"Where money issues meet IP rights". This weblog looks at financial issues for intellectual property rights: securitisation and collateral, IP valuation for acquisition and balance sheet purposes, tax and R&D breaks, film and product finance, calculating quantum of damages--anything that happens where IP meets money.
Tuesday, 28 February 2017
A Closer Look at CRISPR Patents and Licensing: A More Nuanced Approach
Professors Jorge Contreras and Jacob Sherkow recently published an article on February 17, 2017, titled, "CRISPR, Surrogate Licensing and Scientific Discovery: Have Research Universities Abandoned Their Public Focus," in Science. The authors examined the publicly available licenses between the research institutions and "spin-off" companies which include one of the principal researchers (the spin-off companies are called "surrogates" by the authors). The authors believe that an apparent "bottleneck" exists with respect to some of the exclusive field of use licenses granted to surrogates which may result in underuse of the technology ultimately harming innovation. This is, in part, because the surrogates may not be best positioned to utilize the technology under some of the broader fields of use that are exclusively licensed. The authors note that a "platform technology" such as CRISPR should be broadly accessible and provide some suggestions for future licensing. The authors also point to how the research institutions have attempted to make the technology available as a tool although without the rights to "market and develop products derived from their research." This paper is three pages long and well-worth a read.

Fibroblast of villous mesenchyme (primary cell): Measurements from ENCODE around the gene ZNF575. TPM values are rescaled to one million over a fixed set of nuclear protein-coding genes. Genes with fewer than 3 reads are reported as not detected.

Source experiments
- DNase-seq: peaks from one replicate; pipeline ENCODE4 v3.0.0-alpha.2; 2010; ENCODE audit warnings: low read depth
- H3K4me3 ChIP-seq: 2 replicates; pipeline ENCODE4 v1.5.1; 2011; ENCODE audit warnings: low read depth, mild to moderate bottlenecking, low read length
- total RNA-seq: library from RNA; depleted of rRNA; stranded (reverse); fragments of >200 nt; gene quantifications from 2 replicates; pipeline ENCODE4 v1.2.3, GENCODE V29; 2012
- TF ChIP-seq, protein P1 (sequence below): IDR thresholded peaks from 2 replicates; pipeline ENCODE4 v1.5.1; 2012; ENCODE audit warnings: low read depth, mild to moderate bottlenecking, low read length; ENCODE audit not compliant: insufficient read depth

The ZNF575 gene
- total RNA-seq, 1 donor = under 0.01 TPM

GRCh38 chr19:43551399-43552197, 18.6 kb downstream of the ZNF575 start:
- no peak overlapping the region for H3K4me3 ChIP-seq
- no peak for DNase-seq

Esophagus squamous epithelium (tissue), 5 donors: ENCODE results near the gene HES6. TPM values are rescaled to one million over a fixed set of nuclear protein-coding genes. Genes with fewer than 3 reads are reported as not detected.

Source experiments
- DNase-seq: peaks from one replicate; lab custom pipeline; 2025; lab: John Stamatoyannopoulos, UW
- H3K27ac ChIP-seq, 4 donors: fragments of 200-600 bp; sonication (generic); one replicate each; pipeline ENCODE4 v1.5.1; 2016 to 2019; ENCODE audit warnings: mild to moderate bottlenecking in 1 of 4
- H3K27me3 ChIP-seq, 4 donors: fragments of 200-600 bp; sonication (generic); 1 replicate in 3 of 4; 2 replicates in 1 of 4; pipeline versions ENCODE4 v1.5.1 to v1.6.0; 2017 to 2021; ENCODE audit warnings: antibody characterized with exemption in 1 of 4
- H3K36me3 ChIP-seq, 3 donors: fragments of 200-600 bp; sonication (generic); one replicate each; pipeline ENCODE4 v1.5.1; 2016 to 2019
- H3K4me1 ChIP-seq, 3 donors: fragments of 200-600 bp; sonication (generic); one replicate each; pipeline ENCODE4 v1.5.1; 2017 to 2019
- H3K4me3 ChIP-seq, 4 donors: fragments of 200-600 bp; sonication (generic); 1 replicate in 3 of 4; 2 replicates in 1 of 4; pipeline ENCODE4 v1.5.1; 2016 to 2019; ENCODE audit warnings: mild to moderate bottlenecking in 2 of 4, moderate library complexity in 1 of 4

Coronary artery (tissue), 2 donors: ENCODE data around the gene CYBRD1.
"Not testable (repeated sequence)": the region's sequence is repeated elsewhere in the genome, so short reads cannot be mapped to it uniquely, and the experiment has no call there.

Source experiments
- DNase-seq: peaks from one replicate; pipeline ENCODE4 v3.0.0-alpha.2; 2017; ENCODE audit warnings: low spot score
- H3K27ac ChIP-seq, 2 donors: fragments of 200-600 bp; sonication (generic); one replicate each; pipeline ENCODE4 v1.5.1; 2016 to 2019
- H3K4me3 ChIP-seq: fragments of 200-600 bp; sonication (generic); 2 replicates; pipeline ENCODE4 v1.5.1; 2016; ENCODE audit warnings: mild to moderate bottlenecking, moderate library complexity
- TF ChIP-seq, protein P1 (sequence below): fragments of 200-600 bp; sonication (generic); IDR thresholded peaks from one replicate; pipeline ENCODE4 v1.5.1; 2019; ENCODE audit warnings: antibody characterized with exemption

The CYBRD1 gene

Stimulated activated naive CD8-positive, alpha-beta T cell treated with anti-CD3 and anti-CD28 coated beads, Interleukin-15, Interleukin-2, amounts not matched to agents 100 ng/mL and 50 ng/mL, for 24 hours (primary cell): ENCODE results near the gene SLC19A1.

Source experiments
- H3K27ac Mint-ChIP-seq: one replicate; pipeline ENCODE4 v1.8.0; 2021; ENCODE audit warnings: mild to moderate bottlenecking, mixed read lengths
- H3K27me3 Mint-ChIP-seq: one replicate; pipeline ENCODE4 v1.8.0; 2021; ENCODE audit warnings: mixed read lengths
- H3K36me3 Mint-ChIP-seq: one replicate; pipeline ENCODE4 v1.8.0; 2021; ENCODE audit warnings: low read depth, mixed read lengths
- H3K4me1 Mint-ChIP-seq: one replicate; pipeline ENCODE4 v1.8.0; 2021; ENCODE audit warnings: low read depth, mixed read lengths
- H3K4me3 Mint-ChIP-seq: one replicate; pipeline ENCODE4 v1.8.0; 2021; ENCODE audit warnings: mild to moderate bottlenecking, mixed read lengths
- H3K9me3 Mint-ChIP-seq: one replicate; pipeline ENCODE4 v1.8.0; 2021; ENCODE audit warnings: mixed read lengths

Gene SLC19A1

Posted by Mike Mireles at 21:36:00
Labels: Bayh-Dole Act, crispr, Innovation, licensing, platform technology, spin-off companies, surrogates
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